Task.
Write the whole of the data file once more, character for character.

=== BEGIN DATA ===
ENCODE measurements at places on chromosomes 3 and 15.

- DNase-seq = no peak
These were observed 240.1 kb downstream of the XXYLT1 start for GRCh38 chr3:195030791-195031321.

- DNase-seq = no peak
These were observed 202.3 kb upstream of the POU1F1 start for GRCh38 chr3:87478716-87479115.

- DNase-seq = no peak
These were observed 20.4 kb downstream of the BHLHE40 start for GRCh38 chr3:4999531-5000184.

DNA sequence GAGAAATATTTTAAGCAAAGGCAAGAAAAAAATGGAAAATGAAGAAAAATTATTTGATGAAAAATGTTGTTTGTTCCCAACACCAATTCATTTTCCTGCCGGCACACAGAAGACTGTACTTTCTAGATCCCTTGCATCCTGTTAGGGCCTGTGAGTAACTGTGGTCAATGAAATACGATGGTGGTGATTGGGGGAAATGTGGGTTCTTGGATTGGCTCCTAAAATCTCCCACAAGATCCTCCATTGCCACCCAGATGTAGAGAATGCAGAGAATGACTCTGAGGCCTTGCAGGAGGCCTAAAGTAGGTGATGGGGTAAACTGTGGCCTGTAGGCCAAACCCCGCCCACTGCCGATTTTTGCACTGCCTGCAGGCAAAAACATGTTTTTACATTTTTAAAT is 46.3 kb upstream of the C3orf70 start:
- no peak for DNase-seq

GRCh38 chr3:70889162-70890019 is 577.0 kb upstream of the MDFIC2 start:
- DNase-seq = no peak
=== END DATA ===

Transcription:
ENCODE measurements at places on chromosomes 3 and 15.

- DNase-seq = no peak
These were observed 240.1 kb downstream of the XXYLT1 start for GRCh38 chr3:195030791-195031321.

- DNase-seq = no peak
These were observed 202.3 kb upstream of the POU1F1 start for GRCh38 chr3:87478716-87479115.

- DNase-seq = no peak
These were observed 20.4 kb downstream of the BHLHE40 start for GRCh38 chr3:4999531-5000184.

DNA sequence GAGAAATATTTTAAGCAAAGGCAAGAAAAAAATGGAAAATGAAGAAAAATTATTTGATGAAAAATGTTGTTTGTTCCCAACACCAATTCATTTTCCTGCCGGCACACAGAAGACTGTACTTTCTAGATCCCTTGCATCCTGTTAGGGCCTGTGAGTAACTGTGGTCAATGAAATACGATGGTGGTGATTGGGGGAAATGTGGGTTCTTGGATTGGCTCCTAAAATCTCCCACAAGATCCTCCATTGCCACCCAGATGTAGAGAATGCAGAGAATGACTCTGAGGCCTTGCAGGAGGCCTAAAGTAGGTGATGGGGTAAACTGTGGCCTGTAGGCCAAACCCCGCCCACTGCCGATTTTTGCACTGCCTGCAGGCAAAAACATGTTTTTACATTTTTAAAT is 46.3 kb upstream of the C3orf70 start:
- no peak for DNase-seq

GRCh38 chr3:70889162-70890019 is 577.0 kb upstream of the MDFIC2 start:
- DNase-seq = no peak